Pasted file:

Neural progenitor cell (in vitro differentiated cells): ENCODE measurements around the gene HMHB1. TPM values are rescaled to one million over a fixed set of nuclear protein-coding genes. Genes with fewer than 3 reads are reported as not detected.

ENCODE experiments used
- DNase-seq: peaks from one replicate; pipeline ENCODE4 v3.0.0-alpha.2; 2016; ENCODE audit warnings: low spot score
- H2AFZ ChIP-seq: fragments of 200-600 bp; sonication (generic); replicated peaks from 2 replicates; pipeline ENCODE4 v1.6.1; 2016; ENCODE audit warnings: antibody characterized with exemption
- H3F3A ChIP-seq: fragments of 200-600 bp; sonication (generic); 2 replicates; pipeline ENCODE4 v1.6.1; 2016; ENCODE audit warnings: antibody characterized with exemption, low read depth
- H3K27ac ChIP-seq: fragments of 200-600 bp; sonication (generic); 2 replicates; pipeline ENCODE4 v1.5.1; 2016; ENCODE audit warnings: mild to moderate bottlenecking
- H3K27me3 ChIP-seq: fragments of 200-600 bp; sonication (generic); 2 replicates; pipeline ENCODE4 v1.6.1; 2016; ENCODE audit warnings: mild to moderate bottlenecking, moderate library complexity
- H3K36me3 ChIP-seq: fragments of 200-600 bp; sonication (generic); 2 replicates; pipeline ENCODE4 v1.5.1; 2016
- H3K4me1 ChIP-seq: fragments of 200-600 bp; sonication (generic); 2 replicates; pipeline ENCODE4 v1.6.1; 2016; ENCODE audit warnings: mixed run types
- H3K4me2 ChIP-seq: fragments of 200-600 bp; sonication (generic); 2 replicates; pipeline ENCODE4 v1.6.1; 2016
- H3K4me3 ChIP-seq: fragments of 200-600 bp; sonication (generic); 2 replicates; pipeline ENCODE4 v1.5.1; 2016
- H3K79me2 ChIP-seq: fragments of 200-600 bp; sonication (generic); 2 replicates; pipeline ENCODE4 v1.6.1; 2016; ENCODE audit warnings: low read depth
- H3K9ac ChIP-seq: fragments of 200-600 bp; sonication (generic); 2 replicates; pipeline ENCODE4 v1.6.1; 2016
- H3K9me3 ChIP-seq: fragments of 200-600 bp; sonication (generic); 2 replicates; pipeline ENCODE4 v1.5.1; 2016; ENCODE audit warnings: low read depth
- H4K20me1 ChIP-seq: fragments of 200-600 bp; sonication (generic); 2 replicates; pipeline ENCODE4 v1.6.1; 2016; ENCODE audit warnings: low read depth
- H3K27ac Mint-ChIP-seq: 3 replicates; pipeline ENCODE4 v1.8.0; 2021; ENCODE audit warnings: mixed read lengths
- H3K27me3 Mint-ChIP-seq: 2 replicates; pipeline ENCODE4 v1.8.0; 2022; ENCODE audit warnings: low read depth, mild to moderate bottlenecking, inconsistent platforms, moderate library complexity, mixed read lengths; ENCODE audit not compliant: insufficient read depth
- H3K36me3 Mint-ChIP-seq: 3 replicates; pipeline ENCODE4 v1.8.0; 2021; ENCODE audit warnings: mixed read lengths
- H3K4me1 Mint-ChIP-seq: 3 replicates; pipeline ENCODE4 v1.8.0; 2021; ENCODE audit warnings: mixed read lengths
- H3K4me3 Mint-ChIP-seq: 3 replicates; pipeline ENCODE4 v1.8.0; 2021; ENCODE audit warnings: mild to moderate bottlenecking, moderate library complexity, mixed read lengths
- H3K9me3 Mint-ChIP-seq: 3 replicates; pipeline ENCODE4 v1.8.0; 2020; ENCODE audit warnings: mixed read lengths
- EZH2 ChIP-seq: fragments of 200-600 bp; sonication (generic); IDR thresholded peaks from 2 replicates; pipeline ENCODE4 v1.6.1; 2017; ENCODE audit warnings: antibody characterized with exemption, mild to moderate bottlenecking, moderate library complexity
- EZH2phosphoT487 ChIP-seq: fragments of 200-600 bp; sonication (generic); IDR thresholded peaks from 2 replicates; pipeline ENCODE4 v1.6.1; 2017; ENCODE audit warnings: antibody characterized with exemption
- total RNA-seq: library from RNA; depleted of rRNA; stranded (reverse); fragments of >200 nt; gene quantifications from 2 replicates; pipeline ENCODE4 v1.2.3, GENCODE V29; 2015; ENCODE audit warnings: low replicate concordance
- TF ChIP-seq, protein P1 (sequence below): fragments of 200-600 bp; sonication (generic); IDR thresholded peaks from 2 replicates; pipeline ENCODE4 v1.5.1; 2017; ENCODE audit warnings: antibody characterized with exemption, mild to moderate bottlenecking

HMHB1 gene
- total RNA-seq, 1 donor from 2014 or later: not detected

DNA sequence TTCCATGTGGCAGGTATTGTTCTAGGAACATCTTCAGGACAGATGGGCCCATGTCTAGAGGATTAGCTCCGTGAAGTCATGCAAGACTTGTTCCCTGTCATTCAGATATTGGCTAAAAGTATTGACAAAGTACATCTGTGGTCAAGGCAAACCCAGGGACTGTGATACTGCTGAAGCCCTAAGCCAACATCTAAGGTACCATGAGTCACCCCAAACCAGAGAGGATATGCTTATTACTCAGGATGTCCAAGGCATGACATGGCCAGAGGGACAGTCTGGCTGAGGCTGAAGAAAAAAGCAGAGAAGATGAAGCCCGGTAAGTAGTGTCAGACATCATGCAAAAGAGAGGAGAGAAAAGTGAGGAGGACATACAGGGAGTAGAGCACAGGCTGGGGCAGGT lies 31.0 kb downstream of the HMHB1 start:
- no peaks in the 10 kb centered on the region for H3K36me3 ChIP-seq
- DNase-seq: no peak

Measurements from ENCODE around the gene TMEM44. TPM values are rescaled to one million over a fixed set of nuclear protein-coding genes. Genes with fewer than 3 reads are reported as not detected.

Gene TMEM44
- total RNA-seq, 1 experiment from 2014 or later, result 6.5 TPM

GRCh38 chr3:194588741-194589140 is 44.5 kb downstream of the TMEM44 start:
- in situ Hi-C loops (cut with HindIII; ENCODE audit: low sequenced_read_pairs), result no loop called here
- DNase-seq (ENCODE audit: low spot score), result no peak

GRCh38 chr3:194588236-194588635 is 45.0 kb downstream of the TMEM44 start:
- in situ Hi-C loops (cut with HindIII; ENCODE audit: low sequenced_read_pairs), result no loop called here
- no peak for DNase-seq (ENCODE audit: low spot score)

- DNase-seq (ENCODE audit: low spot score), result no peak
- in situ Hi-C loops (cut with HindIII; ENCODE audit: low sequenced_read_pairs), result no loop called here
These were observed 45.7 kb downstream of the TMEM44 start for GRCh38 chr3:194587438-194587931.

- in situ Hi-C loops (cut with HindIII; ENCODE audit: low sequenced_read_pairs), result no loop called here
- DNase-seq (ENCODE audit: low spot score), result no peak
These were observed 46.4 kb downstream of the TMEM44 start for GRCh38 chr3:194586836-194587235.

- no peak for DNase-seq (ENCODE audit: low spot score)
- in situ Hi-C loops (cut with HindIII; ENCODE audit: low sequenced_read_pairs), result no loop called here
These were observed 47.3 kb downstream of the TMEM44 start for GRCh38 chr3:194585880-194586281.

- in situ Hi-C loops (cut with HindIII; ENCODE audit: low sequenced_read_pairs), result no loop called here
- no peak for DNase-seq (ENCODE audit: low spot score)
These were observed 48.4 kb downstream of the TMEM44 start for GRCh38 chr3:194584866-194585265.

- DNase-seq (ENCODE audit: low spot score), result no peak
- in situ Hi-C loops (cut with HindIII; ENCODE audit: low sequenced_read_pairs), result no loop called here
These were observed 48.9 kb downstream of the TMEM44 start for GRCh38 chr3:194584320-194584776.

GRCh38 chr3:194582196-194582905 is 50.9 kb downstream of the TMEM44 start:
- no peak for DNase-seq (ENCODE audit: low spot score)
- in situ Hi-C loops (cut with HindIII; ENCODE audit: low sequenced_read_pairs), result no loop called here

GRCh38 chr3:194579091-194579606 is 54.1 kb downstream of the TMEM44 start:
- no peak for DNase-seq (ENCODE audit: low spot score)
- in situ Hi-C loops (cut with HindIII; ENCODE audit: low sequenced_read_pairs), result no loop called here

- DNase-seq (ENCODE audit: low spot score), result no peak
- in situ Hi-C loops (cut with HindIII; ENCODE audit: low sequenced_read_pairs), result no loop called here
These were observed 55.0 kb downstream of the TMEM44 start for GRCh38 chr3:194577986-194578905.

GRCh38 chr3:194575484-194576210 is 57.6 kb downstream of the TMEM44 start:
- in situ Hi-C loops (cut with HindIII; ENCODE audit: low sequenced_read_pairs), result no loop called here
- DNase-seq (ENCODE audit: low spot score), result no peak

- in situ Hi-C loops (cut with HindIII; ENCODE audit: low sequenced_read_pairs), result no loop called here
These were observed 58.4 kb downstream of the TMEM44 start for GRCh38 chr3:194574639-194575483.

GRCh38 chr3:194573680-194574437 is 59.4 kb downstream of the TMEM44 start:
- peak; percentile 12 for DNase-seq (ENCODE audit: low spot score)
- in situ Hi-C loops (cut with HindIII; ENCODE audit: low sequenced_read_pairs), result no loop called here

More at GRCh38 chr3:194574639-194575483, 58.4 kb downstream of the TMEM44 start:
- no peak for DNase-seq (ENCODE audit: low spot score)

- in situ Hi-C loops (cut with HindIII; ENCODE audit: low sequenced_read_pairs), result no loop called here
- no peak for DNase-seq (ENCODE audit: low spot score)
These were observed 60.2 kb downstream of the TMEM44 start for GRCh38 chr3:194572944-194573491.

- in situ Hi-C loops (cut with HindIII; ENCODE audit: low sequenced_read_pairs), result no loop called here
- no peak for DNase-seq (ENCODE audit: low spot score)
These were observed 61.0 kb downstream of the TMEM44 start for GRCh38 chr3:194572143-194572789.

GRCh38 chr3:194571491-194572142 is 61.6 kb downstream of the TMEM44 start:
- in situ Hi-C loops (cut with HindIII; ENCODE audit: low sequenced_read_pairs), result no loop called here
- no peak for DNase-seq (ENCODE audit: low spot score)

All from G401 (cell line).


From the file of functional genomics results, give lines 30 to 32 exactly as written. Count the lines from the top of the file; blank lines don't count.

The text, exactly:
- DNase-seq: no peak

Measurements from ENCODE around the gene TMEM44. TPM values are rescaled to one million over a fixed set of nuclear protein-coding genes. Genes with fewer than 3 reads are reported as not detected.

Gene TMEM44